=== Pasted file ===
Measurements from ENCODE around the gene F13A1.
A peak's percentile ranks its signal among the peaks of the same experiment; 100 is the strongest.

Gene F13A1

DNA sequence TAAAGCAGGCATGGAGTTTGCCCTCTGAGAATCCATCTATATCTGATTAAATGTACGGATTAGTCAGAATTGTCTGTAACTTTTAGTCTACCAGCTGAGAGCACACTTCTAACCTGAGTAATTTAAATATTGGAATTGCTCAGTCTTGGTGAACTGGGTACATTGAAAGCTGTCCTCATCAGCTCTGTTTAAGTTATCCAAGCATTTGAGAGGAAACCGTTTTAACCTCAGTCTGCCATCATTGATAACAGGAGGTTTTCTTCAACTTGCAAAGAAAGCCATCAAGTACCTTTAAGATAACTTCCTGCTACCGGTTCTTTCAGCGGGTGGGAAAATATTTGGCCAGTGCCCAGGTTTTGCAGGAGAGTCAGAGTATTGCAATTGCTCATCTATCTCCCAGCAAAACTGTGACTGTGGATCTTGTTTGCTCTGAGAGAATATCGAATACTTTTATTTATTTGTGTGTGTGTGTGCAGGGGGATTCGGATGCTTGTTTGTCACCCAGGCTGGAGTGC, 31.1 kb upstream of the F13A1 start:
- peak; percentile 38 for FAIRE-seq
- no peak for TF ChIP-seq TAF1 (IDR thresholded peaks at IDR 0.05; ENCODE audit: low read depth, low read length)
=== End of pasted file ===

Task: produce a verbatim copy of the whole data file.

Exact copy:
Measurements from ENCODE around the gene F13A1.
A peak's percentile ranks its signal among the peaks of the same experiment; 100 is the strongest.

Gene F13A1

DNA sequence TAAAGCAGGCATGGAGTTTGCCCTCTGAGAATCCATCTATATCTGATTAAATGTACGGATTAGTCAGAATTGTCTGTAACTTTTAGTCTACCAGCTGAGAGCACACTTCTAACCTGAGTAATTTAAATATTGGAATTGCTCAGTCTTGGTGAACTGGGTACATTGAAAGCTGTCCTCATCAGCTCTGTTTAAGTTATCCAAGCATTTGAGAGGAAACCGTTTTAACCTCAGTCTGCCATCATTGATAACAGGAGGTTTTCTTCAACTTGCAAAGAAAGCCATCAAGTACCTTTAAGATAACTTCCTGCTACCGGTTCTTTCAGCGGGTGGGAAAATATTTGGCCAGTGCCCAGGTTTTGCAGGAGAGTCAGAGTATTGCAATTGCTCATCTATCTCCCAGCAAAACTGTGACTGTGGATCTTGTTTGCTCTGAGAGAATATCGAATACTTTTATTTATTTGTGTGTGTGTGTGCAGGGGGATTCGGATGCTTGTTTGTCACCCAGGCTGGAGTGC, 31.1 kb upstream of the F13A1 start:
- peak; percentile 38 for FAIRE-seq
- no peak for TF ChIP-seq TAF1 (IDR thresholded peaks at IDR 0.05; ENCODE audit: low read depth, low read length)